2016-09-20 18:35 GMT+02:00, Tom Lane <t...@sss.pgh.pa.us>:
> Rudolf Gavlas <r.stu...@googlemail.com> writes:
>> The usage of HOME environment variable (if set) is IMO the right,
>> standard and faster way to get_home_path().
> Can you provide some evidence for that claim? I can believe "faster"
> but the rest sounds like wishful thinking.
1) NetBSD glob(3)
HOME If defined, used as the home directory of the current user in
4) NetBSD sh(1)
HOME Set automatically by login(1) from the user's login directory in
the password file (passwd(5)). This environment variable also
functions as the default argument for the cd built-in.
5) bash(1) (version 4.3.39)
The following variables are used by the shell. In some cases, bash
assigns a default value to a variable; these cases are noted below.
HOME The home directory of the current user; the default argument
for the cd builtin command. The value of this variable is also used
when performing tilde expansion.
I've just grabbed what I have at hand, the list could go on ...
>> I work in an environment, where servers are administered by people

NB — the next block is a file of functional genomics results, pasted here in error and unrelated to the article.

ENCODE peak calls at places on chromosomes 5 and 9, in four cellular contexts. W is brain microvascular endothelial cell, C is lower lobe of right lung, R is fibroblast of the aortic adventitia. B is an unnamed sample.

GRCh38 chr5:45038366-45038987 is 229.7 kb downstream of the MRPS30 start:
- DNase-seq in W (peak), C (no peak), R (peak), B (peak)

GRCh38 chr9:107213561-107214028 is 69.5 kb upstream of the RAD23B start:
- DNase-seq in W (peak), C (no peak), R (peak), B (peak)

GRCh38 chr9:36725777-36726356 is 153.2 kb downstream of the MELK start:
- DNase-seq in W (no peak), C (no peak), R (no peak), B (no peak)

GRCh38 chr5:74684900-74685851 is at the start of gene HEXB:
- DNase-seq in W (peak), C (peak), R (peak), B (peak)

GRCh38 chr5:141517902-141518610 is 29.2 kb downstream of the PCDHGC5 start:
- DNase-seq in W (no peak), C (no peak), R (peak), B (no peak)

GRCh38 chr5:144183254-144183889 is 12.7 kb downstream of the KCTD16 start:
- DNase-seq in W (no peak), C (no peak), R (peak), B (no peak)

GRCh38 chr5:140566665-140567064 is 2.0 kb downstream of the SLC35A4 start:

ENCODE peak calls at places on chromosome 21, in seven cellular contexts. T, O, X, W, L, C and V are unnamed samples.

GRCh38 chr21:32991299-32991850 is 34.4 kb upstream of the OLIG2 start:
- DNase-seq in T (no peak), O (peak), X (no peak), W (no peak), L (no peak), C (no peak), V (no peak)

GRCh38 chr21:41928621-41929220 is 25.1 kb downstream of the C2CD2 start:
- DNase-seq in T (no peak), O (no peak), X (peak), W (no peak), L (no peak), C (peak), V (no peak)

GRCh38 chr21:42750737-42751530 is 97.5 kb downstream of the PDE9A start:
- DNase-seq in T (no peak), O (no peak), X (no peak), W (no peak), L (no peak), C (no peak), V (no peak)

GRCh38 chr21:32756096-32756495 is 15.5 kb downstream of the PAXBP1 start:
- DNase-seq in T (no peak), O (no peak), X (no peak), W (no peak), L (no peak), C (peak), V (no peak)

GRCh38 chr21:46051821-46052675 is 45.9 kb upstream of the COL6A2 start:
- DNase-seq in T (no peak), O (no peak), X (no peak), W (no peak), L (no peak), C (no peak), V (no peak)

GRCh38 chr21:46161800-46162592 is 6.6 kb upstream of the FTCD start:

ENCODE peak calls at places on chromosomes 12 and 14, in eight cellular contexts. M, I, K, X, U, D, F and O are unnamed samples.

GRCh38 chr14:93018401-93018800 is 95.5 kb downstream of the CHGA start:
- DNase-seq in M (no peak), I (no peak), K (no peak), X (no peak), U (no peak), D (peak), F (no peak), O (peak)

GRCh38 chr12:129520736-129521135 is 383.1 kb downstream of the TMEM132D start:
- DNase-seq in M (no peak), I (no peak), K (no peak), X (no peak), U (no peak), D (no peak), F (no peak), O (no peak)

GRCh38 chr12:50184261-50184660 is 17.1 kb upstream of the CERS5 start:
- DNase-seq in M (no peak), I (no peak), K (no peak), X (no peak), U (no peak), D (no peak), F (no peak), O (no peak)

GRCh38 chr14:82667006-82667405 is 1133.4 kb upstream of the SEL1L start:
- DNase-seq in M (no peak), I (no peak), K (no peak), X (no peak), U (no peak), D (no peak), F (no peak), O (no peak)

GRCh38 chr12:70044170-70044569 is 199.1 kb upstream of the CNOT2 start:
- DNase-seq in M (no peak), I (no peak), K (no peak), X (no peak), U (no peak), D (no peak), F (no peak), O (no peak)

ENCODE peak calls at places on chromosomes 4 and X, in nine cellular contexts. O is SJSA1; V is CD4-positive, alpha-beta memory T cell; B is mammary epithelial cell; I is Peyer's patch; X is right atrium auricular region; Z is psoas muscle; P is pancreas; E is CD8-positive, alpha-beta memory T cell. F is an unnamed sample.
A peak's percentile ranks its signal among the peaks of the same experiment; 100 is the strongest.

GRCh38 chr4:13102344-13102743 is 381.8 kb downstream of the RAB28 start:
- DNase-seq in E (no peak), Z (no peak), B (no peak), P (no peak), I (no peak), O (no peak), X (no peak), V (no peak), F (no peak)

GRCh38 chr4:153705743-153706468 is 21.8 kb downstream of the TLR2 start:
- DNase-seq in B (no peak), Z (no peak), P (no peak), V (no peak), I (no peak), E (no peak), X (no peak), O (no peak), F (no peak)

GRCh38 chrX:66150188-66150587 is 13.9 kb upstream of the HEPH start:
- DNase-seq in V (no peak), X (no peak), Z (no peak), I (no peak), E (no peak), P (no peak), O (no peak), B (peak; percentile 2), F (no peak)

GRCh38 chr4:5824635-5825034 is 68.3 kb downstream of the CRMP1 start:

>> with different user names and identical uid (0).
> I think what you have there is an incredibly badly-designed system that
> can be expected to break outside software (eg, Postgres). If we take
> this patch, what's to stop someone from complaining that we broke *their*
> badly-designed system that abuses the HOME variable? I'm pretty hesitant
> to touch code that's worked the same way for a decade or two on such a
I don't think this system is incredibly bad. But that's off-topic.
If you think that using the value of HOME variable as the user's home
directory is bad idea, I won't argue with that, I've already expressed
my opinion. What is the real problem here is using home directory of a
user A as a home directory for user B. That's clearly a bug and if you
want to solve it without using HOME, I am fine with that.
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